Friday, June 1, 2012

Sgt. Pepper’s Lonely Hearts Club Band

Much to its benefit, Sgt. Pepper’s Lonely Hearts Club Band is no longer unanimously regarded as the greatest album ever made. As undeniably influential as it is, it’s not even the best Beatles album, let alone the best album, period. There’s too much of an emphasis on oompah beats, and a few of the songs are fairly slight (“Fixing a Hole”, “Goodmorning Goodmorning”, “She’s Leaving Home”, “Within You Without You”). For all the album’s supposed innovation, there isn’t much on it that The Beatles hadn’t already done. We’d already heard the brass that permeates the record on “Got to Get You Into My Life” and “Yellow Submarine”. “Within You, Without You” revisits the raga rock of “Love You To” without the vital aggression. The tape loops of “Being for the Benefit of Mr. Kite” sound tame after “Tomorrow Never Knows”. “She’s Leaving Home” is “Eleanor Rigby” with more musicians and a less interesting lyric. Etcetera, etcetera.

Held up to reasonable standards, Sgt. Pepper’s is a great album, and even those aforementioned slight songs are pretty terrific, each displaying the group’s lyrical sophistication and George Martin’s production genius. The great songs—of which there are many—are excellently executed in every respect. The title track squashes accusations that the album is devoid of good, old-fashioned Rock & Roll, even if it does veer off into big band pomp. “With a Little Help From My Friends” is another great vehicle for Ringo, and its genial message is tarted up with enough Lennon cynicism to avoid saccharine sentimentality. “Lucy in the Sky with Diamonds” projects Lennon’s most endearingly whimsical pictures over magically serene verses and hard-rocking, sing-a-long choruses (and Kurt Cobain thought The Pixies invented LOUD-quiet-LOUD). “Getting Better” seems like the record’s most straightforward track, until we notice the intrusion of Indian tamburas on the simple four-piece rock-band arrangement and the complex lyrical back-and-forth between McCartney and Lennon. “Being For the Benefit of Mr. Kite” and “Lovely Rita” are fanciful, colorful character sketches, and two of the album’s most underrated and rousing numbers. “A Day in the Life” is its most rightfully lauded; an apocalyptic finale that crushes the album’s preceding onslaught of escapist whimsy under a hobnail boot of depressing headlines, mundane commuting, acoustic weariness, terrifying orchestral crescendos, and one of the longest single-note fades on record. It also proves that The Beatles still had plenty of genuinely revolutionary tricks up their satin sleeves. As we shall see in Monday’s post, Sgt. Pepper’s Lonely Hearts Club Band blew the possibilities of pop record-making wide open, but when all the hyperbolic hoopla inevitably faded, we were still left with a collection of excellent Beatle songs.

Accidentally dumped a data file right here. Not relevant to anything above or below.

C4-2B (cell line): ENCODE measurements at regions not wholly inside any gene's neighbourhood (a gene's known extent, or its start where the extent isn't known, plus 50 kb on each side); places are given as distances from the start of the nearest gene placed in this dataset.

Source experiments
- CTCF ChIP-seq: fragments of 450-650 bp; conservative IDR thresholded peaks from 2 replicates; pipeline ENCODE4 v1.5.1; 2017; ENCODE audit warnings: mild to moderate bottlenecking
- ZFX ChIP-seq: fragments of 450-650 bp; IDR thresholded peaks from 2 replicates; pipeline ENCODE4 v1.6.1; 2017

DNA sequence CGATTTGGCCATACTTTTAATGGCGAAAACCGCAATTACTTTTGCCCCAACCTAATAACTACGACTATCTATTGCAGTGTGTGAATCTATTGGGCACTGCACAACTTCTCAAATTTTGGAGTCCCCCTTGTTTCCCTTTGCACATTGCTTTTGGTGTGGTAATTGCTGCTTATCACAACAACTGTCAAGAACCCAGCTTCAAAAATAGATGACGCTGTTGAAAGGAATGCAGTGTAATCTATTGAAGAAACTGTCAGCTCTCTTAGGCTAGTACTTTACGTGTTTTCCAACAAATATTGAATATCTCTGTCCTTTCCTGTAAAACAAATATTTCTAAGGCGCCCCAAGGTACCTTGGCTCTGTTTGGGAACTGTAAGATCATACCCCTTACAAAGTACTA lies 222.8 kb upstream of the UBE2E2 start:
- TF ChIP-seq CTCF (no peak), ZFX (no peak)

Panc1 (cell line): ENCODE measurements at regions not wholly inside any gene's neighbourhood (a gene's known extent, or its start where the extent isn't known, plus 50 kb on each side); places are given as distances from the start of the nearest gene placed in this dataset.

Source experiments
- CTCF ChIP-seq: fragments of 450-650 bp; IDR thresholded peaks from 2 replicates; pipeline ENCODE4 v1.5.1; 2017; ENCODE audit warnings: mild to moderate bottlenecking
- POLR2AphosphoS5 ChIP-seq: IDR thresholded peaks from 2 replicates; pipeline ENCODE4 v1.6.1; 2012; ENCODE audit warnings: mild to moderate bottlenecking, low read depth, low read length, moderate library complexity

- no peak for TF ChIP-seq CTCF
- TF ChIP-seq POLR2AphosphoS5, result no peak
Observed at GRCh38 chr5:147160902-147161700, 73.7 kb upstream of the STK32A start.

Sgt. Pepper’s Lonely Hearts Club Band was released 45 years ago today.

Peruse Psychobabble's Twelve Greatest Pre-‘Pepper’ Albums of 1967...

See Psychobabble's Sixteen Greatest Post-‘Pepper’ Albums of 1967...
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